Statement on Recent SCOTUS Rulings and Justice Anthony Kennedy’s Retirement

If you believe that we should be living in the same world as that of 1791, then the end of this Supreme Court term surely sets your heart a flutter. But, if you believe that the Constitution and its amendments ought be interpreted with respect to today’s world – with all its advances and issues, its setbacks and its triumphs – then you’re probably pissed off. And it is of the opinion of the University of Chicago Democrats that you should be.

Over the last three weeks, four monumental decisions have come down from our nation’s highest court: Husted v. A. Philip Randolph Institute, NIFLA v. Becerra, Trump v. Hawaii, and Janus v. AFSCME. Each was decided 5-4, with Justices Roberts, Kennedy, Thomas, Alito, and Gorsuch in the majority, and Justices Kagan, Sotomayor, Breyer, and Ginsburg in the minority.

With each decision, we are reminded of the egregious, undemocratic, and purely political games of Senate Majority Leader Mitch McConnell (R-KY) and Judiciary Committee Chair Chuck Grassley (R-IA), who, upon the death of Justice Antonin Scalia in February of 2016, refused to hold hearings for President Obama’s nominee Merrick Garland, claiming they wished to give the American people a “voice” in the selection of the next justice. Despite Garland’s qualifications and nonpartisan record, and President Trump’s popular vote loss by nearly 3 million votes, McConnell’s Senate confirmed his pick: Neil Gorsuch.

Husted upheld an Ohio law that allows citizens to be more easily purged from the voter rolls after a change in residence. In his dissenting opinion, Justice Breyer cites “the importance of voting in a democracy” as he deems this practice of removing “otherwise qualified [individuals] … unreasonable”.

NIFLA struck down a California law that required all licensed clinics that offer pregnancy-related services to notify women that “California provides free or low-cost services, including abortions, and give them a phone number to call”. Two clinics with pro-life views sued the state, and despite several rulings upholding so-called “informed consent” laws that require women seeking abortions to view pro-life propaganda, Justice Thomas, speaking for the majority, deemed that the law in question was a violation of freedom of speech.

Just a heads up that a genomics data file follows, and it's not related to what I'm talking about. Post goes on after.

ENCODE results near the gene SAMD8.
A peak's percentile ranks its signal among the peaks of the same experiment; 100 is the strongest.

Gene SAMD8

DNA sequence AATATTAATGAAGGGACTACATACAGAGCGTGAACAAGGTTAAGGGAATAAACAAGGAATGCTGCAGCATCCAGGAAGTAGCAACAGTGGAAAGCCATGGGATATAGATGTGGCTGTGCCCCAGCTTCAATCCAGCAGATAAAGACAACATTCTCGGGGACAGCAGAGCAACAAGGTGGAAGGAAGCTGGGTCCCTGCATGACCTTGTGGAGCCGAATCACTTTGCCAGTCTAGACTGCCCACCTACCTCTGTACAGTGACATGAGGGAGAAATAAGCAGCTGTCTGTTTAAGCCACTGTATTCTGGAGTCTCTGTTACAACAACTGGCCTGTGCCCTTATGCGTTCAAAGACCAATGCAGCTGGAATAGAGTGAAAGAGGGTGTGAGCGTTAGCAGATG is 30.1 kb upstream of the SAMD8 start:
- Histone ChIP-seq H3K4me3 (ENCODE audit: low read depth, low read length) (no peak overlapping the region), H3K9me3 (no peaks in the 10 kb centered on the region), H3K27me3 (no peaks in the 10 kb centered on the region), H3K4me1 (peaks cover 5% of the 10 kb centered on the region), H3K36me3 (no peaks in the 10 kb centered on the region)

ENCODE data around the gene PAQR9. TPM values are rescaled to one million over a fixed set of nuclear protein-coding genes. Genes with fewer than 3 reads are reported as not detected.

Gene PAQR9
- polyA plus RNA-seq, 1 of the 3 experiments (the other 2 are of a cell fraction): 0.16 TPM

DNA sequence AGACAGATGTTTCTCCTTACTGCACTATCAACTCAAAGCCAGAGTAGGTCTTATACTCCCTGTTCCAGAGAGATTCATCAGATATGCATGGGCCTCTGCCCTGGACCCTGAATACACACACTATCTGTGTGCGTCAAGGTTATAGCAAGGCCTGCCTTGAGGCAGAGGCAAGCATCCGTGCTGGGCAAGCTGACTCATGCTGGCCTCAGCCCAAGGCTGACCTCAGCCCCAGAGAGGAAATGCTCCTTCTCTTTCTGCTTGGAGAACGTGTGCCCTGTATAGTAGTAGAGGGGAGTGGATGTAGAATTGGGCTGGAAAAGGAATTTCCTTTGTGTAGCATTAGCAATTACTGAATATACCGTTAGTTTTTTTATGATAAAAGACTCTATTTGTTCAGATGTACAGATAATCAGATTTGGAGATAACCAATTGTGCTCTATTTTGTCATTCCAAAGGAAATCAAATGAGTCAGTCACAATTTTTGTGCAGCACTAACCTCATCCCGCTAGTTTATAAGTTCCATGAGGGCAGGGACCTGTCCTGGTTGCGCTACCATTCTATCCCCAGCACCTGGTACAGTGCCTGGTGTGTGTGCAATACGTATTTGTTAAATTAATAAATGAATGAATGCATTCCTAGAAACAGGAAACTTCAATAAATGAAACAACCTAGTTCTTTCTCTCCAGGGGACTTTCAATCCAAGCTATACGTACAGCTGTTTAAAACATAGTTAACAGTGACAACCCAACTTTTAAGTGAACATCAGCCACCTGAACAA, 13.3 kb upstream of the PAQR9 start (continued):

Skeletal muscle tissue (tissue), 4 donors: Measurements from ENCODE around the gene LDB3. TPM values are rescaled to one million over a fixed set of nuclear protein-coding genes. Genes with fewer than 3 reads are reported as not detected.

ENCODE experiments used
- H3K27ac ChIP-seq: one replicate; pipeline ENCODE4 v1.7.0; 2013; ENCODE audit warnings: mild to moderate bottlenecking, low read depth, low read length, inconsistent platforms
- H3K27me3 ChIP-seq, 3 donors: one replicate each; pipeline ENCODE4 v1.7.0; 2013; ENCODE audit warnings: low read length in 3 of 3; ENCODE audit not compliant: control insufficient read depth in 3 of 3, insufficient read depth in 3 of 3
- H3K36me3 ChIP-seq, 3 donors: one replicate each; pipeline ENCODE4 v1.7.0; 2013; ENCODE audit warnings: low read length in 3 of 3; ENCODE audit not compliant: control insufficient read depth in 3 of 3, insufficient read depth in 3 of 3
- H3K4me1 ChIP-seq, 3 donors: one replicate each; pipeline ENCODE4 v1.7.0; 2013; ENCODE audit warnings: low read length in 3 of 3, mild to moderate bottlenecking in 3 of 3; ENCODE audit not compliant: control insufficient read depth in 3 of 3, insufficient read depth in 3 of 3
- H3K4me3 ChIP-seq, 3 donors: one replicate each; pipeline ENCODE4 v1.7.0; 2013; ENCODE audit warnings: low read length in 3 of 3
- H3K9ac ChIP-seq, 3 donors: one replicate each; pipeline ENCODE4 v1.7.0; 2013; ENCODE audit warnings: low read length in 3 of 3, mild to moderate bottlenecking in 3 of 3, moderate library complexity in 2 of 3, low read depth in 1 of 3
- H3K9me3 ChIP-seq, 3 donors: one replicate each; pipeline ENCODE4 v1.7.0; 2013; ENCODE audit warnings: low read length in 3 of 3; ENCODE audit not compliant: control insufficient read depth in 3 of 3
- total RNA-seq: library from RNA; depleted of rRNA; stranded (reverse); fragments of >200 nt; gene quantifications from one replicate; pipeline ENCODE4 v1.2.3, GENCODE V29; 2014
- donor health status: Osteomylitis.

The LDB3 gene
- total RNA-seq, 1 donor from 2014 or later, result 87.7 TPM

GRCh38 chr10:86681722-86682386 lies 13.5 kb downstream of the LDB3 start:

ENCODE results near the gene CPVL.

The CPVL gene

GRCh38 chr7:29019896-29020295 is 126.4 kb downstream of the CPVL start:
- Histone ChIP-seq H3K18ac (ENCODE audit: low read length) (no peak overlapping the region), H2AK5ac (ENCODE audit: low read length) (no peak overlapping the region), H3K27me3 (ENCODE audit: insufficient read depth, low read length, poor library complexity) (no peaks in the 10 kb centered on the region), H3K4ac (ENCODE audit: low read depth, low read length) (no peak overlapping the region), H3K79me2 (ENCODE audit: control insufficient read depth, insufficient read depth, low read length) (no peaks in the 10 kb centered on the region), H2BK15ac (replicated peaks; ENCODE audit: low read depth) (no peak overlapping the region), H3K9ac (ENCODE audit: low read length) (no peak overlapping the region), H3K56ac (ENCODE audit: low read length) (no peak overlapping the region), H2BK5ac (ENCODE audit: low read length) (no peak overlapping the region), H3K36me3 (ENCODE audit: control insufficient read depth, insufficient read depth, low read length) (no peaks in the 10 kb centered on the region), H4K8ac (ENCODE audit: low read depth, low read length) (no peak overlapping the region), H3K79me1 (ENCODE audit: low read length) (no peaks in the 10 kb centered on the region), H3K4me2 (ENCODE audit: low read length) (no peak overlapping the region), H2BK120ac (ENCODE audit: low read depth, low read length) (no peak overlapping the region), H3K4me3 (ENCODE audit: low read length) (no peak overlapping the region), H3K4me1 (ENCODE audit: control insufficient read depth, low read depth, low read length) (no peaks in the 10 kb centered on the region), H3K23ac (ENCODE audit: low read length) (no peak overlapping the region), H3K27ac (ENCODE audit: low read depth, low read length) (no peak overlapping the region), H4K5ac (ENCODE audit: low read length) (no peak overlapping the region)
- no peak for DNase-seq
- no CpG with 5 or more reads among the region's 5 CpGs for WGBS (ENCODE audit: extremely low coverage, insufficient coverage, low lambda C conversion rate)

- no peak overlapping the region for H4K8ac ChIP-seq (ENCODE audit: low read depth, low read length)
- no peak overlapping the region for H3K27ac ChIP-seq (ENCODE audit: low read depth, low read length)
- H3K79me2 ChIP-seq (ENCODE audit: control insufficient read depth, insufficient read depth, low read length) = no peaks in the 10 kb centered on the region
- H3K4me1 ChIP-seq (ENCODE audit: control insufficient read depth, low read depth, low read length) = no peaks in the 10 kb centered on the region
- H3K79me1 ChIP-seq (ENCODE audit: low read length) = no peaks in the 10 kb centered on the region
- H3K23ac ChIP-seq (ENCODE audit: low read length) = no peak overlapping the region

Trump v. Hawaii upheld the President’s travel ban on Muslim-majority countries. The Court ruled that the ban falls within executive power and is not in violation of the Establishment Clause of the Constitution, which prohibits discrimination based on the grounds of religion. The President has many times equated his travel ban with his campaign trail promise of a “Muslim ban” (at least 12 as of August 2017, writes the Cato Institute’s David Bier), but apparently those don’t count.

Finally, in Janus, a case that hits home to us here in Illinois, as it was pushed through court after court by our failing and flailing Governor Bruce Rauner and his Koch-funded allies, struck yet another blow to the American union. Janus overturns the age-old precedent of Abood v. Detroit Bd. of Ed. (1977), which ruled that “a government entity could require public employees to pay a fair share of the cost that a union incurs when negotiating on their behalf over terms of employment. But no part of that fair-share payment could go to any of the union’s political or ideological activities.” (emphasis added) Justice Kagan’s dissent makes several much-needed points, none less that Janus marks a stark departure from stare decisis, the respect for precedent, as “there were no special circumstances for reversing Abood“, and it had “proved workable”.

So now, here we are, with four 5-4 decisions that will shape how Americans vote, work, interact with the world, and interact with each other for years, and, now, with Justice Kennedy retiring at the end of July. This is what happens when you don’t vote, when you sit at home – not just in 2016, but also in 2014, when Republicans took control of the U.S. Senate. Every election is important. Every election. If you live in Maine or Alaska, please call your Senators. If you live in Tennessee or Arizona, call your Senator. If you live in Indiana, North Dakota, West Virginia, Ohio, Pennsylvania, call your Senator. Just call your Senator. Because if you thought these decisions were bad, you won’t want to be relying on Justice Roberts as your swing vote.

In the meantime, Senators McConnell and Grassley should honor the commitment they proclaimed to the American people’s voice in 2016. If Justice Kennedy’s vacancy is filled before the 116th Congress convenes next January, it would demonstrate once and for all what has been apparent for years: that the GOP-led Senate will fulfill its duty only to the extent that it cements their political power, and that the age of “principled conservatism” is long since past.

– the University of Chicago Democrats Executive Board